Review: 

What I liked

  • The photos are high quality pictures of the actual objects – not line drawings.
  • 25 different categories that appeal to a fairly large age range – not just birth to 3.
  • The ability to set up the cards to play in different modes – this comes in handy for me as I can use the app as exposure but also to “test” by showing picture only and asking a child “what is that?”
    • Picture, text, sound
    • Picture and text
    • Picture and sound
    • Picture only
  • The ability to add your own categories so that the app can grow with your child
  • Adding your own category was easy to navigate
  • The ability to add “favorites” which then groups them together into its own category so you don’t have to scroll through each one.
  • You can try out 3 categories in a free download

What I thought could use some improvement

  • Some of the categories could use some more examples, particularly the animals and furniture.
  • While I was navigating the app I was unable to to get “manual show” to work. If I clicked the right arrow it simply repeated the same picture, and if I clicked the left arrow it went into a slide show.
  • This is a picky thing but the spelling was not always consistent – for example in settings you can choose “capitalization”, but when you click it its written at the top as “capitalisation”.
  • A few pictures could be somewhat unfamiliar. For example the furniture category contains a futon where I might suggest bed, and the “cupboard” is what I would consider more to be clothes storage than one in the kitchen.
  • This may be more of a personal thing but I probably would have swapped a couple categories in favor of another. For example, I’d maybe swap art supplies for transportation and office supplies for something like “first words”.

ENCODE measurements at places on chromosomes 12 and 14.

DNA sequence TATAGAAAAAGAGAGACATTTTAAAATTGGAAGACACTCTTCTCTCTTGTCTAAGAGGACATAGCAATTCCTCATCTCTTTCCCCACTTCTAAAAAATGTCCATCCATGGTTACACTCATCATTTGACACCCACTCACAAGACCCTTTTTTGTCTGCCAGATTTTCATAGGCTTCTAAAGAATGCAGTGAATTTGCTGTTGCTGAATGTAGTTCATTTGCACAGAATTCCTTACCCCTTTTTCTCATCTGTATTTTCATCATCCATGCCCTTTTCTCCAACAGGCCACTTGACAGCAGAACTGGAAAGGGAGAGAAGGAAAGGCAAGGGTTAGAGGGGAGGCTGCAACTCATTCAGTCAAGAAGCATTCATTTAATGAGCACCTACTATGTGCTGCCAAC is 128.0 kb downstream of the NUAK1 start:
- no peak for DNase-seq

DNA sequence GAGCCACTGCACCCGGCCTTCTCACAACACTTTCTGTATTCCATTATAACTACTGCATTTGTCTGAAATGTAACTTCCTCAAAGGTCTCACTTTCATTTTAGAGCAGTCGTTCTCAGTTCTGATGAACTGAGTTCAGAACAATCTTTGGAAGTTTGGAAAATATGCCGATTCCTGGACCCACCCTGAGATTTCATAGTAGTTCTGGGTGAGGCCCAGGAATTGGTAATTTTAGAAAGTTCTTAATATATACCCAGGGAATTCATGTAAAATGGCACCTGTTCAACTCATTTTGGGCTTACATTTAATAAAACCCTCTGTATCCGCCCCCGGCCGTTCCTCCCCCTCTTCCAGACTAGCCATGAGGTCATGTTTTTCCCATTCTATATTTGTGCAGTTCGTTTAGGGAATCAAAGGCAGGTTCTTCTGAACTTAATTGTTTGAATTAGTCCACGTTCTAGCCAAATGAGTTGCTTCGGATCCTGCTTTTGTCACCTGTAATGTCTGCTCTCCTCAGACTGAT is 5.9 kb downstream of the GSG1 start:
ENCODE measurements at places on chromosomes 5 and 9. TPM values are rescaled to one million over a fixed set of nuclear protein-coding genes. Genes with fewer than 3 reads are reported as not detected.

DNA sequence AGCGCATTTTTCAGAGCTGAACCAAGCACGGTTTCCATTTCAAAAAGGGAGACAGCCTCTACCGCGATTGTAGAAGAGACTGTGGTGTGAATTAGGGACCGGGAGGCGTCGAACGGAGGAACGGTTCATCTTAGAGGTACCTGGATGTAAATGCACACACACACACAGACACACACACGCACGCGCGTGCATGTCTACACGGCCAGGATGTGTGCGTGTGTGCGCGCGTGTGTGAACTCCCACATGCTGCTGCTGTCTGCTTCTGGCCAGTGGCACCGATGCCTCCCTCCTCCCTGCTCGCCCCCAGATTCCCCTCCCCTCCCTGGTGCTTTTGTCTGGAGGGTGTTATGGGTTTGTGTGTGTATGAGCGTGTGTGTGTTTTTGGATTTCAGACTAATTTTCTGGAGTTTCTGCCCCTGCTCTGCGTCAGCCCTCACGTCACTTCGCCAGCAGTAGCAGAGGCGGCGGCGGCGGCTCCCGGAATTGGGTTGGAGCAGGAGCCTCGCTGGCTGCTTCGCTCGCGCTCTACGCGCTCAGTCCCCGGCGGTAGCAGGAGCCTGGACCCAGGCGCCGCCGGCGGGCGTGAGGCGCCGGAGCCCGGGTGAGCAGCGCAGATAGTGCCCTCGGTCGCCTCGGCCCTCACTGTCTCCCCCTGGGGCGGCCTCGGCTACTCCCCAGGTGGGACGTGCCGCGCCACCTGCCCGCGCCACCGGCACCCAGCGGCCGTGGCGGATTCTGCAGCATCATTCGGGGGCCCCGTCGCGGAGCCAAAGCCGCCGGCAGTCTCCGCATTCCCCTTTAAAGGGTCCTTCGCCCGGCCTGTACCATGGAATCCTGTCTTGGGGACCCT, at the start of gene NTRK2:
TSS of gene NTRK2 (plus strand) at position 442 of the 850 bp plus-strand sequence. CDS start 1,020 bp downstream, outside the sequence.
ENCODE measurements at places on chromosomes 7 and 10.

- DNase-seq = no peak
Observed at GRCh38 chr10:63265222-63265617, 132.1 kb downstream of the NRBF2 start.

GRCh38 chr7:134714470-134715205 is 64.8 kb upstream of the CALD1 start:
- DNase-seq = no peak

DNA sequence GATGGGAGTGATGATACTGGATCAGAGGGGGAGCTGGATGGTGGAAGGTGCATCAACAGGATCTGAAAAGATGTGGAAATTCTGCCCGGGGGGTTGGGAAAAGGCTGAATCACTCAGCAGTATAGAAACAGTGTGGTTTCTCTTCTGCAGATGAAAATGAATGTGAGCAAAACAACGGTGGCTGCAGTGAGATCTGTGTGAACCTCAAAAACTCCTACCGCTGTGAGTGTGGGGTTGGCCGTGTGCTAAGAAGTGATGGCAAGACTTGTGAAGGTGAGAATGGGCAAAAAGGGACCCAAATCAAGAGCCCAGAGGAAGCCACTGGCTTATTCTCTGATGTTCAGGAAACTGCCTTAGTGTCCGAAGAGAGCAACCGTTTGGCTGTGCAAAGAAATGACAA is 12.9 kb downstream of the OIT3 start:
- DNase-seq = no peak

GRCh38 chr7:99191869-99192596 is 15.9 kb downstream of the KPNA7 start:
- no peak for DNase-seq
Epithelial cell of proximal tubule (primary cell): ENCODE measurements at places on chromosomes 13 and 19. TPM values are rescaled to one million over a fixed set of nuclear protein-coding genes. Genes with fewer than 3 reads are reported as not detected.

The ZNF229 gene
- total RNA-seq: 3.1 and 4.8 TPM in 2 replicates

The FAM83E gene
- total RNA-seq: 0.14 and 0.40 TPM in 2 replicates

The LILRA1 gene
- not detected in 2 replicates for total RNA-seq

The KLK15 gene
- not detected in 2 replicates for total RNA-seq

Overall I’d give it 3.5 out of 5 stars. I’d easily bump it up to 4 if the “manual show” can be fixed in the next update. (Unless of course I misunderstood what it was supposed to do.)

 

 

Whatcha Reading?

One of my 2014 resolutions was to read more. Its honestly an odd resolution for me as I love to read, but somewhere in the mix of pregnancy and parenting its taken a back seat to other things, namely diaper changing, spit up clean up in aisle 4 and running. After this latest injury, though, I figured if I can’t exercise I could at least begin reading more again.

So far this year  I’ve read , Where We Belong by Emily Giffin and the Divergent series and The Storyteller by Jodi Picoult. In fact, I’ve read every book Jodi Picoult has ever written (with the exception of the one she wrote with her daughter). She even wrote a book called Sing You Home that touches on infertility. No, its no Shakespeare or The Great Gatsby (which I read in high school and did not like), and you probably won’t see me perusing the top 25 New York Times best sellers either.

Overall though I’d say my favorite type of books are Memoirs. There is something about knowing the author overcame the hardships or lived the hilarious stories that are written in these books that makes it easier to relate and find parallels in my own life (maybe once day I’ll get a chance to write one about the hilarity of twin parenting). I honestly wish we could have read more of this type of book in school, as I personally just could not get into what many think of as classics.

If you happen to be a teacher looking for good books to use in your classroom:

3 Great Memoirs for High School Teachers

Tired of assigning Huckleberry Finn year after year? These three memoirs will shake things up in your classroom while still providing age-appropriate learning and parent-friendly stories.

1: The Glass Castle by Jeannette Walls

This autobiographical tale chronicles the lives and struggles of the Walls family, a nomadic, unconventional group of poverty-stricken hippies who move across the U.S. with no great purpose. Jeannette Walls was only three when it began, and by the time she ran away from home and went off to college, she’d learned quite a lot about life, love and perseverance through every kind of obstacle. Use this book to highlight the importance of goals and dedication through adversity.

2: I Am Malala: The Girl Who Stood Up for Education and Was Shot by the Taliban by Malala Yousafzai and Christina Lamb